Forces loyal to the Syrian President Bashar al-Assad are advancing in rebel-held parts of the central city of Homs, both the opposition and state media have said.
Homs-based activist Tarik Badrakhan said on Saturday that Syrian troops seized control of buildings in the opposition-contolled district of Khaldiyeh, the first time government forces entered Homs neighbourhoods held by rebels for over a year.
Syrian state media said troops were advancing and they had killed rebels in the area.
Badrakhan said troops began to advance on Friday night.
Homs is a strategic city located between the capital Damascus and the Syrian coast, a stronghold for the Assad regime.
Homs, considered the “capital of the revolution”, has paid an enormous human and material price for the uprising against Assad’s regime that began in March 2011 and has since evolved into fully-fledged civil war.
Activists claim that fighters from Lebanon’s Hezbollah Shia armed movement, which has sided with Assad’s forces, have been battling rebels in the city.
Hezbollah fighters helped the Syrian army capture Qusayr, a key town near Lebanon’s border last month, dealing a blow to opposition fighters who have been ferrying supplies and fighters over the border.
Elsewhere on Saturday, Syrian warplanes launched a series of strikes on the outskirts of Damascus.
“Warplanes carried out several air strikes on the edges of Assali [in the south] and Qaboon (east),” said the Britain-based Syrian Observatory for Human Rights.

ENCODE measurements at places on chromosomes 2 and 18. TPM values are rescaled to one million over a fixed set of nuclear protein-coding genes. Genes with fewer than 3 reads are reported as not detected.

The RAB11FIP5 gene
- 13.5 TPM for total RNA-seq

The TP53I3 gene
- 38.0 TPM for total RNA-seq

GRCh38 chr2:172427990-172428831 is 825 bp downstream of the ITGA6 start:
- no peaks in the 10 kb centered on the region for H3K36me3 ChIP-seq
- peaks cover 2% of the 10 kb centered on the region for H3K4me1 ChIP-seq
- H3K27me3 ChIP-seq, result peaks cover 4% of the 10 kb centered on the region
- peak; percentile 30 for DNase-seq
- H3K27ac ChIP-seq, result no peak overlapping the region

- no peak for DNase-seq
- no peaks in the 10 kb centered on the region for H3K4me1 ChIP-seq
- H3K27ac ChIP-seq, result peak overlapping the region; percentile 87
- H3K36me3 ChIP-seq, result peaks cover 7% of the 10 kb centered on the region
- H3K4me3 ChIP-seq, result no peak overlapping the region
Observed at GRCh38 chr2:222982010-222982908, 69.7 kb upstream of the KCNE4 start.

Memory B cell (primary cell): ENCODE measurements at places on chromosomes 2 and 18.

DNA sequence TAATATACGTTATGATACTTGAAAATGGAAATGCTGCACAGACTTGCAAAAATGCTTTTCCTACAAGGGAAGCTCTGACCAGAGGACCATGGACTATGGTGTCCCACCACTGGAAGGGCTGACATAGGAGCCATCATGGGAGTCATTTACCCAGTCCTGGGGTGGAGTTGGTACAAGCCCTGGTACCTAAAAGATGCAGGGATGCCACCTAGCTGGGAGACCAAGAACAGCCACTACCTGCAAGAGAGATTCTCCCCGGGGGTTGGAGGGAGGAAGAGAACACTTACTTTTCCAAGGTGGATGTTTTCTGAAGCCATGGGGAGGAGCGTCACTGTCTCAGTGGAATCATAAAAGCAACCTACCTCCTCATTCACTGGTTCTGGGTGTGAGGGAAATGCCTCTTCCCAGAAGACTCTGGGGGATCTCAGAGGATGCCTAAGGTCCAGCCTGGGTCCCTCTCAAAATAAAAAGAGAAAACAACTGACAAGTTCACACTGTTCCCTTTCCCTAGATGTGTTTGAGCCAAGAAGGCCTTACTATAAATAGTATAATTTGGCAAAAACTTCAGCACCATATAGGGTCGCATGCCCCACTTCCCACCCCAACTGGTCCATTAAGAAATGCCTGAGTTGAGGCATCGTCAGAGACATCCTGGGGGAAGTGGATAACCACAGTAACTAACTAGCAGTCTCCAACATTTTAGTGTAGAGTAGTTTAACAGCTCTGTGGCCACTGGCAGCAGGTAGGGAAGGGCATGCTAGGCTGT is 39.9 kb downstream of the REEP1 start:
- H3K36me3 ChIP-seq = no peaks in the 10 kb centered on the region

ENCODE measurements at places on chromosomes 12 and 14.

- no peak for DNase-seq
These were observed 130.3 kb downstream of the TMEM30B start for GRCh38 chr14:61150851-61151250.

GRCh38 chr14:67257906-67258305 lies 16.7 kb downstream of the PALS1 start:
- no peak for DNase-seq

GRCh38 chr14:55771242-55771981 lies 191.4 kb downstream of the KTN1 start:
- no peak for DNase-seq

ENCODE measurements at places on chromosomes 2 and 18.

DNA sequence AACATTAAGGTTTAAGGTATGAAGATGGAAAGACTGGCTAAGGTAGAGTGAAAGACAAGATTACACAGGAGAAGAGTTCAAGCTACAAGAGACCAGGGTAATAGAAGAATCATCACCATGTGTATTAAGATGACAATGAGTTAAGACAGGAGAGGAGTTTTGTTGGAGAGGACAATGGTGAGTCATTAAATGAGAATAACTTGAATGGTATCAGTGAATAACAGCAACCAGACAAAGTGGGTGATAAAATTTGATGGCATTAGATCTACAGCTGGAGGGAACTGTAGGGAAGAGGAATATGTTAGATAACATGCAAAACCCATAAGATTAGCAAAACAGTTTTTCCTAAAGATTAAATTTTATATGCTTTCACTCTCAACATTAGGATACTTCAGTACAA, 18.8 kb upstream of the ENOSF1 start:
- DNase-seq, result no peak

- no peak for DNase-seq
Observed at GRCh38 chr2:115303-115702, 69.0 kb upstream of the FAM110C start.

The Observatory also reported fresh clashes in Assali as well as in the southwestern neighbourhood of Qadam, adding that the army shelled rebel-held Yarmouk in the south and Jobar in the east.
Air strikes also targeted other rebel areas east of Damascus, among them rebel bastion Zamalka, said the group.
Central Damascus is still squarely in army hands.
The latest reports of violence came just as the opposition Syrian National Coalition voted on to elect a new leader.
The top two candidates, however, failed to gain a simple majority needed to become president of the Coalition.
A runoff ballot was scheduled for later on Saturday after Ahmad Jarba, a tribal figure linked with Saudi Arabia, and Mustafa al-Sabbagh, a businessman who is Qatar’s point man, did not gain more than half of the votes in the 115 member Coalition in an early morning ballot in Istanbul.
The Coalition has been without a leader for months after its head quit over disagreement over potential talks with Assad’s government.